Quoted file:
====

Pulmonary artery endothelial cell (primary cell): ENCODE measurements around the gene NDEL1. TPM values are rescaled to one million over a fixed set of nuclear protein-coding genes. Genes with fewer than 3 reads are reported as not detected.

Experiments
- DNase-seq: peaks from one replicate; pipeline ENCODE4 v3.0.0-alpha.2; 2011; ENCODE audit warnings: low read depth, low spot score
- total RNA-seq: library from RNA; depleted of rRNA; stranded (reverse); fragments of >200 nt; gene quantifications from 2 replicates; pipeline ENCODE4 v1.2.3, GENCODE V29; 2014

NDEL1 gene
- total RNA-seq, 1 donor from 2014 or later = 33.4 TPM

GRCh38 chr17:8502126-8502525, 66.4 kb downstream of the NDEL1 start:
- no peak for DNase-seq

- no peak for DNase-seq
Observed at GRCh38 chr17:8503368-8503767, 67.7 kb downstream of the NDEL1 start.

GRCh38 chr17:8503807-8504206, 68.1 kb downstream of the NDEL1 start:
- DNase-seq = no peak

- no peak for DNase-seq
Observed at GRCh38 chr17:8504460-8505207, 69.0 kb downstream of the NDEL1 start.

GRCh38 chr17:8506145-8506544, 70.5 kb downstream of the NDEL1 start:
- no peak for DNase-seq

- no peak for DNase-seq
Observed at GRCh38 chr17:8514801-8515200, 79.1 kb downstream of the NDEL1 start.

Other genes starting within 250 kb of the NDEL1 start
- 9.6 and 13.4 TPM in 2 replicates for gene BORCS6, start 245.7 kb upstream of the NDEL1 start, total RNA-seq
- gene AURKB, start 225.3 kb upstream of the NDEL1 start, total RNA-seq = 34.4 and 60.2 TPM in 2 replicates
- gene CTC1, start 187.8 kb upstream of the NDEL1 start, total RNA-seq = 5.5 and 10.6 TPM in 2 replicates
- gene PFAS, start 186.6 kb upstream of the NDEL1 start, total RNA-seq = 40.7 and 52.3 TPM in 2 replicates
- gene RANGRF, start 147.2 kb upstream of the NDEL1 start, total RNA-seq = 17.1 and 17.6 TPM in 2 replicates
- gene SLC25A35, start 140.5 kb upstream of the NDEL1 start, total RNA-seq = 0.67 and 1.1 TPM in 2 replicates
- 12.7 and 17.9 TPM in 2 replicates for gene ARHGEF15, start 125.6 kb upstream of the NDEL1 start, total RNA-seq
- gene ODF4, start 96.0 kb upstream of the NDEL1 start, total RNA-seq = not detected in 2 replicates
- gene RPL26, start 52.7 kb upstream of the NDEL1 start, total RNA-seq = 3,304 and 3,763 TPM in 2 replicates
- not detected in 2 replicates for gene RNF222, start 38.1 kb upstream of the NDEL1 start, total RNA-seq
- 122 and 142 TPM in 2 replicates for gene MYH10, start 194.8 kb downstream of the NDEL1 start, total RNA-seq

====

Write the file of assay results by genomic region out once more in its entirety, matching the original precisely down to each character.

Pulmonary artery endothelial cell (primary cell): ENCODE measurements around the gene NDEL1. TPM values are rescaled to one million over a fixed set of nuclear protein-coding genes. Genes with fewer than 3 reads are reported as not detected.

Experiments
- DNase-seq: peaks from one replicate; pipeline ENCODE4 v3.0.0-alpha.2; 2011; ENCODE audit warnings: low read depth, low spot score
- total RNA-seq: library from RNA; depleted of rRNA; stranded (reverse); fragments of >200 nt; gene quantifications from 2 replicates; pipeline ENCODE4 v1.2.3, GENCODE V29; 2014

NDEL1 gene
- total RNA-seq, 1 donor from 2014 or later = 33.4 TPM

GRCh38 chr17:8502126-8502525, 66.4 kb downstream of the NDEL1 start:
- no peak for DNase-seq

- no peak for DNase-seq
Observed at GRCh38 chr17:8503368-8503767, 67.7 kb downstream of the NDEL1 start.

GRCh38 chr17:8503807-8504206, 68.1 kb downstream of the NDEL1 start:
- DNase-seq = no peak

- no peak for DNase-seq
Observed at GRCh38 chr17:8504460-8505207, 69.0 kb downstream of the NDEL1 start.

GRCh38 chr17:8506145-8506544, 70.5 kb downstream of the NDEL1 start:
- no peak for DNase-seq

- no peak for DNase-seq
Observed at GRCh38 chr17:8514801-8515200, 79.1 kb downstream of the NDEL1 start.

Other genes starting within 250 kb of the NDEL1 start
- 9.6 and 13.4 TPM in 2 replicates for gene BORCS6, start 245.7 kb upstream of the NDEL1 start, total RNA-seq
- gene AURKB, start 225.3 kb upstream of the NDEL1 start, total RNA-seq = 34.4 and 60.2 TPM in 2 replicates
- gene CTC1, start 187.8 kb upstream of the NDEL1 start, total RNA-seq = 5.5 and 10.6 TPM in 2 replicates
- gene PFAS, start 186.6 kb upstream of the NDEL1 start, total RNA-seq = 40.7 and 52.3 TPM in 2 replicates
- gene RANGRF, start 147.2 kb upstream of the NDEL1 start, total RNA-seq = 17.1 and 17.6 TPM in 2 replicates
- gene SLC25A35, start 140.5 kb upstream of the NDEL1 start, total RNA-seq = 0.67 and 1.1 TPM in 2 replicates
- 12.7 and 17.9 TPM in 2 replicates for gene ARHGEF15, start 125.6 kb upstream of the NDEL1 start, total RNA-seq
- gene ODF4, start 96.0 kb upstream of the NDEL1 start, total RNA-seq = not detected in 2 replicates
- gene RPL26, start 52.7 kb upstream of the NDEL1 start, total RNA-seq = 3,304 and 3,763 TPM in 2 replicates
- not detected in 2 replicates for gene RNF222, start 38.1 kb upstream of the NDEL1 start, total RNA-seq
- 122 and 142 TPM in 2 replicates for gene MYH10, start 194.8 kb downstream of the NDEL1 start, total RNA-seq